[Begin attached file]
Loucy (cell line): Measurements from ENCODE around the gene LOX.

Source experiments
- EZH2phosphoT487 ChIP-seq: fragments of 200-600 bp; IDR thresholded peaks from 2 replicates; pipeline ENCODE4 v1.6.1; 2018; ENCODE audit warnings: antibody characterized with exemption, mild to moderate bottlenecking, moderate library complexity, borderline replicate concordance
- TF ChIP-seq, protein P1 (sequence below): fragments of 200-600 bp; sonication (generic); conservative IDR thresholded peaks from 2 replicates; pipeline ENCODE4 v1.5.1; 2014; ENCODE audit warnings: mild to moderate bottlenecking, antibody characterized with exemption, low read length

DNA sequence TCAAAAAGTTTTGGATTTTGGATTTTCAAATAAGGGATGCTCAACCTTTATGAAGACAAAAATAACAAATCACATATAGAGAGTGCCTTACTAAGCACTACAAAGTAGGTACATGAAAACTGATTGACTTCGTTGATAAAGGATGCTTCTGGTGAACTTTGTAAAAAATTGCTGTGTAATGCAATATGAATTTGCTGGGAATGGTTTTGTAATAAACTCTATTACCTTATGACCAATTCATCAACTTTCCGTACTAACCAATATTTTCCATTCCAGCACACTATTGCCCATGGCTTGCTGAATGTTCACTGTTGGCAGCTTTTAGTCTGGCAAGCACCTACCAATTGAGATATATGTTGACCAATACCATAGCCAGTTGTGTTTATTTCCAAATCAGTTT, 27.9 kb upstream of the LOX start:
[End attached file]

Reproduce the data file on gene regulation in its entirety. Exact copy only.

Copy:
Loucy (cell line): Measurements from ENCODE around the gene LOX.

Source experiments
- EZH2phosphoT487 ChIP-seq: fragments of 200-600 bp; IDR thresholded peaks from 2 replicates; pipeline ENCODE4 v1.6.1; 2018; ENCODE audit warnings: antibody characterized with exemption, mild to moderate bottlenecking, moderate library complexity, borderline replicate concordance
- TF ChIP-seq, protein P1 (sequence below): fragments of 200-600 bp; sonication (generic); conservative IDR thresholded peaks from 2 replicates; pipeline ENCODE4 v1.5.1; 2014; ENCODE audit warnings: mild to moderate bottlenecking, antibody characterized with exemption, low read length

DNA sequence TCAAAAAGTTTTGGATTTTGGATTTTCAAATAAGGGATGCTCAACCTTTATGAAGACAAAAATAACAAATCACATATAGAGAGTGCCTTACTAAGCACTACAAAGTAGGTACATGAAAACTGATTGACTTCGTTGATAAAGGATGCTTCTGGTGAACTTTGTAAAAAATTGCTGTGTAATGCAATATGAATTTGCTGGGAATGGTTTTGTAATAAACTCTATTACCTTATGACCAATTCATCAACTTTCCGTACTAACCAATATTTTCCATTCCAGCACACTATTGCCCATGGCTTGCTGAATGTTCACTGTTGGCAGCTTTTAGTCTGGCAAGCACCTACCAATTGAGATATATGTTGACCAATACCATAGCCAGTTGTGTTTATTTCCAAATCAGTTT, 27.9 kb upstream of the LOX start: